His little shoulders heaved as he gulped big breaths of air and tears streamed down his face. “Mom, it isn’t fair. Why was I the only one who didn’t get one?” My 7-year-old son was devastated, and I was pissed.
He had just jumped off the school bus and came running into to the house, dropping his backpack on the kitchen floor before he blurted out that he hates his best friend and never wants to talk to him again, and he is definitely not letting him play with his new remote control car. As it turns out, my son was the only child in his little tribe of close friends — all practically brothers like the Lost Boys — who was not invited to a highly anticipated, much-talked-about birthday party.
As a parent, there is nothing worse than watching helplessly as your child experiences their first pains of social disappointments and heartache. For my son, that meant knowing and feeling that he was being excluded — for reasons we did not understand at the time — and he knew that it really sucked.
As for me, I was angry on my son’s behalf. I wanted to pick up the phone, call the parent and say, “What the fuck, lady? We invite you and all your kids to everything, we make special time for your child and mine to hang out, why would you hurt my kid like this?” But I didn’t. I couldn’t. I cannot fix everything for my child, and honestly, I still wasn’t entirely sure that my kid’s invitation wasn’t simply lost in the mail.
But then I saw it, the Facebook posts flying back and forth about how excited the other kids were, and what would the birthday boy like for his special day?
I was seething pissed again.
Should I hit like on a status update to passive-aggressively let all those a-holes know that I know that they excluded my kid? No. That would make me a jackass.
So I did nothing. I ignored the cutesy Facebook posts and tucked away my inner mama bear and prepared some words of wisdom for my boy who was feeling about as low as I had ever seen him.
Being excluded hurts, but when you’re a little kid and you’re not equipped with years of life experience, the rawness of that first sucker punch is often enough to stick with you — maybe forever. I still remember being the only girl in my class not invited to a slumber party that included watching a coveted VHS tape of New Kids on the Block. To this day, I remember the bitter taste of feeling kind of humiliated and kind of sad and mostly confused and hurt as a kid. Sitting alone at home, knowing everyone else was having fun without me.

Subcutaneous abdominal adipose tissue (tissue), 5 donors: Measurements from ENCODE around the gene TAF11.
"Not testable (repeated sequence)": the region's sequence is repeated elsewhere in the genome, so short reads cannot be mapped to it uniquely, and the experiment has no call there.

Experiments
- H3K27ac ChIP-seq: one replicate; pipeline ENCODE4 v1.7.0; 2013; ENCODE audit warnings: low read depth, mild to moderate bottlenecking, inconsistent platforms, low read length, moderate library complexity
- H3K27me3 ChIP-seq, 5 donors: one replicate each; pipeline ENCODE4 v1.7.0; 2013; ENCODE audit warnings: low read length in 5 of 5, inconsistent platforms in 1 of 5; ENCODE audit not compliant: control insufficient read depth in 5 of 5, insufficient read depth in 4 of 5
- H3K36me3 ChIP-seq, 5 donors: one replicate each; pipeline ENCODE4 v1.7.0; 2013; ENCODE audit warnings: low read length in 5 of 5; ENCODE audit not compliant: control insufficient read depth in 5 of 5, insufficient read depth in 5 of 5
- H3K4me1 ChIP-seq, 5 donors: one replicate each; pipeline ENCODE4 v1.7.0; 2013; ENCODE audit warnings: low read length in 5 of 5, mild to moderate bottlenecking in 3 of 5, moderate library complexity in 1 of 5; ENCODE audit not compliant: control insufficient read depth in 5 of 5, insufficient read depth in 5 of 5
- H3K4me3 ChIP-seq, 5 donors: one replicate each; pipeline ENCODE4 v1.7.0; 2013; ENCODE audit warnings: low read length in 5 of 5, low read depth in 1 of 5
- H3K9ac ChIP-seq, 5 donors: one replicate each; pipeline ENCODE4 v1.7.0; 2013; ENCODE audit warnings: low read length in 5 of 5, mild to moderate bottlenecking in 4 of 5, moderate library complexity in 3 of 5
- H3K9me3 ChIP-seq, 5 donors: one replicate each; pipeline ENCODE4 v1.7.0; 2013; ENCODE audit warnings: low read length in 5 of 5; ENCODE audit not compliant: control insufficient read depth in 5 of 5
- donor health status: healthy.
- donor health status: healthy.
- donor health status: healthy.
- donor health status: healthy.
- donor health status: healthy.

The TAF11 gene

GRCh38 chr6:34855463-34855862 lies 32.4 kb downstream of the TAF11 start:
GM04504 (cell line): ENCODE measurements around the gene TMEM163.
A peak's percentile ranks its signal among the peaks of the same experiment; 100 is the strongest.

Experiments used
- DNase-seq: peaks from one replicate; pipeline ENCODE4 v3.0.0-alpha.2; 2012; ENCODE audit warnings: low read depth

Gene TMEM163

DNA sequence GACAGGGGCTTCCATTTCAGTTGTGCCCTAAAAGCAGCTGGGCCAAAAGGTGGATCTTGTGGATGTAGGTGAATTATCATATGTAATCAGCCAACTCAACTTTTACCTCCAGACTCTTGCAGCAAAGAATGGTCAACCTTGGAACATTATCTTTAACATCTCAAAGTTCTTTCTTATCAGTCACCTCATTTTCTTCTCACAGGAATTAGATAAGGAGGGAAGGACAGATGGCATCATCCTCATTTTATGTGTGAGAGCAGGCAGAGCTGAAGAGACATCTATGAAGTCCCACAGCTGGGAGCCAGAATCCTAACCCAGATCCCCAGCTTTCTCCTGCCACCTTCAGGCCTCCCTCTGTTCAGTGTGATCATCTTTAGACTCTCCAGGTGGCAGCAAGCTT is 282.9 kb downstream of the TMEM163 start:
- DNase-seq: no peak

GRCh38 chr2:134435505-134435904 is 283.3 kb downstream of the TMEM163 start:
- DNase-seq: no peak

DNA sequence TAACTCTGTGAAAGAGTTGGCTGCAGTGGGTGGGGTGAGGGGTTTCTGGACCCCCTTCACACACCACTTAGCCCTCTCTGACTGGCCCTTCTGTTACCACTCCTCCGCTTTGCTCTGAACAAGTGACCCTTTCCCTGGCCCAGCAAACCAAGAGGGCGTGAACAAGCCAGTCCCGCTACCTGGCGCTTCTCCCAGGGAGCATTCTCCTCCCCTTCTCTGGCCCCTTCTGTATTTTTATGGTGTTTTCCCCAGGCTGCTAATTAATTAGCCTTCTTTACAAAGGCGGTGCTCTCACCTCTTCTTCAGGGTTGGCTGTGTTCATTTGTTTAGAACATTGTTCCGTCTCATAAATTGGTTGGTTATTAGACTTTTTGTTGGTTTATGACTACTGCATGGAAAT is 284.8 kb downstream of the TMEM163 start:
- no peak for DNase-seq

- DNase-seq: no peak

So I know that my child’s tears and heartache are real. And that this kind of thing matters.
I went up to my son’s bedroom where I found him tinkering with a science experiment at his desk. I put my hands on his shoulders and told him how much I love him, and then I sat down and explained a few things about how groups of friends work. Sometimes friends do boneheaded things. Sometimes friends make mistakes. And sometimes, they do hurtful things like leave you out. We talked about how important it is to not throw a friendship away over something like this, that a party is not what defines a person. We made a plan to set up a fun playdate and just keep moving forward with life and let this setback be just that — a setback and a learning experience.
I gave my kid the best pep talk that I could summon, and by the end, he agreed that a true friend would forgive. He could be the bigger person here, and we would have fun on our own that day.
Two days later, I got a Facebook message from my son’s BFF’s mom. “Hey, lady! I couldn’t figure out why you hadn’t RSVP’d yet and then I found the damn invitation stuck at the bottom of Carl’s backpack! I’m sorry. I really hope you guys can make it!”
And there it was. And damn, I was glad I didn’t call her up cursing or make a jackass of myself on social media.
My kid wasn’t excluded after all, but he got one helluva valuable lesson in the proper care and maintenance of first-grade friendships.
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